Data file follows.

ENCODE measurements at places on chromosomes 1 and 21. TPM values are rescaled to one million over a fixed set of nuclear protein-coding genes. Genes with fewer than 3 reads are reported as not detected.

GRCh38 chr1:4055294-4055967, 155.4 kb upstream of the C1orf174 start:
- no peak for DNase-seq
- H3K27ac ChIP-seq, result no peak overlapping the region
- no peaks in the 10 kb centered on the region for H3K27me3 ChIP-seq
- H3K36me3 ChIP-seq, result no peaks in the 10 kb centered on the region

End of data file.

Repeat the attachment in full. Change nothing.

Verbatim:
ENCODE measurements at places on chromosomes 1 and 21. TPM values are rescaled to one million over a fixed set of nuclear protein-coding genes. Genes with fewer than 3 reads are reported as not detected.

GRCh38 chr1:4055294-4055967, 155.4 kb upstream of the C1orf174 start:
- no peak for DNase-seq
- H3K27ac ChIP-seq, result no peak overlapping the region
- no peaks in the 10 kb centered on the region for H3K27me3 ChIP-seq
- H3K36me3 ChIP-seq, result no peaks in the 10 kb centered on the region